Coastlines are where the give-and-take of land and water is a real-time display of fluid borders and ambiguous boundaries. On the Pacific coast at Del Mar, California the land and water accommodate surfers, bathers, boogie boarders, strollers, joggers, bicyclists, Amtrak trains, million-dollar homes, life-guard jeeps, stormwater runoff, crumbling bluffs, and disappearing sand. The beach is a place where the concept of property ownership is regularly challenged by the fluidity of water and land enjoined.

Amtrak Train at Del Mar Bridge

Amtrak Train at Del Mar Bridge

The coastline at Del Mar is an overlay of engineered landscape and natural dynamics. There are three planes of activity, each happening at elevations separated by from 10 to 100 feet. At sea level there is the beach, where the tide advances and recedes, periodically enlarged by Pacific storms, and very effective in stripping clean the sand dune surfaces that visitors expect to recline in. At the highest plane, atop the bluff, are single family homes and apartments, built within a lattice of transportation, sewer, water, power, gas, and drainage infrastructure. In-between, the railroad right-of-way winds among the bluffs from north to south, intersecting occasional culverts built to intercept stormwater and direct it under the tracks and onto the beach and bridges conveying people and goods overhead.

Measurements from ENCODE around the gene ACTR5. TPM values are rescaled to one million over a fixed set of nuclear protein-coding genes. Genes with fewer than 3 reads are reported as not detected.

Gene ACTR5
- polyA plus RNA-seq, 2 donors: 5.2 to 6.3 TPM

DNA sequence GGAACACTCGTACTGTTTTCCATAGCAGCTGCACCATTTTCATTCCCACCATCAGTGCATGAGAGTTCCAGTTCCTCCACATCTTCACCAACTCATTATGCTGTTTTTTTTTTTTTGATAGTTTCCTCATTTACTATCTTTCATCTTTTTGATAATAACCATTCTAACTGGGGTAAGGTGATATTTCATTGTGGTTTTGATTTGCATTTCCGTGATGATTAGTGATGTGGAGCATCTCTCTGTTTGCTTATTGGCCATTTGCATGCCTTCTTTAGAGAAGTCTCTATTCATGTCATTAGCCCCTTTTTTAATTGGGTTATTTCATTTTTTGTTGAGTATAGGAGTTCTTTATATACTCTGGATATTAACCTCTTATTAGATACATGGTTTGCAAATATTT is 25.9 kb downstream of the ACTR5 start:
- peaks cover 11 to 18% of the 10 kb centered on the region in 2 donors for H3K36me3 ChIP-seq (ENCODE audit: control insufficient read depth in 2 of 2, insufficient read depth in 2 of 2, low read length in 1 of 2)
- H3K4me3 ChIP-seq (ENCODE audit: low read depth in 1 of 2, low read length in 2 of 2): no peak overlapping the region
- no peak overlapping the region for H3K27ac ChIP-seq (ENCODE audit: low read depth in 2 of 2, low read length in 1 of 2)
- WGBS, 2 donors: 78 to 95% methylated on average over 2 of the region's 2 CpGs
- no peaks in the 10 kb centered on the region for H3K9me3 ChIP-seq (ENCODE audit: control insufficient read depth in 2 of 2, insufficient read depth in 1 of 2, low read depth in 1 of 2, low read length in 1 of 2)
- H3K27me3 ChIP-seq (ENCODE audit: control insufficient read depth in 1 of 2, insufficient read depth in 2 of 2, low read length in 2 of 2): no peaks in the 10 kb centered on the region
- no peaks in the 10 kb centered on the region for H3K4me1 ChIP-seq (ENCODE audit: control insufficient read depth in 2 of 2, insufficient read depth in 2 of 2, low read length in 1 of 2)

Protecting the terraced railroad right-of-way from erosion above and the crashing waves undermining the bluffs from below is a constant challenge — managing the engineered and the natural systems for as long as we’re here. Every now and then, a portion of the bluff between the railroad and the beach sloughs off and collapses onto the shore below, awakening public concerns about hikers on the cliffs and unsuspecting beach-goers below.

Abandoned rail on the beach exposed by winter tides

Abandoned rail on the beach exposed by winter tides

Few places offer such a beautiful spot to see the tension between human aspirations and the reality of nature’s most powerful forces. For a spectacular series of aerial photographs covering the entire California coastline over multiple years, checkout californiacoastline.org. And to see a slice of the coast at Del Mar, here’s a photo near 8th Street.

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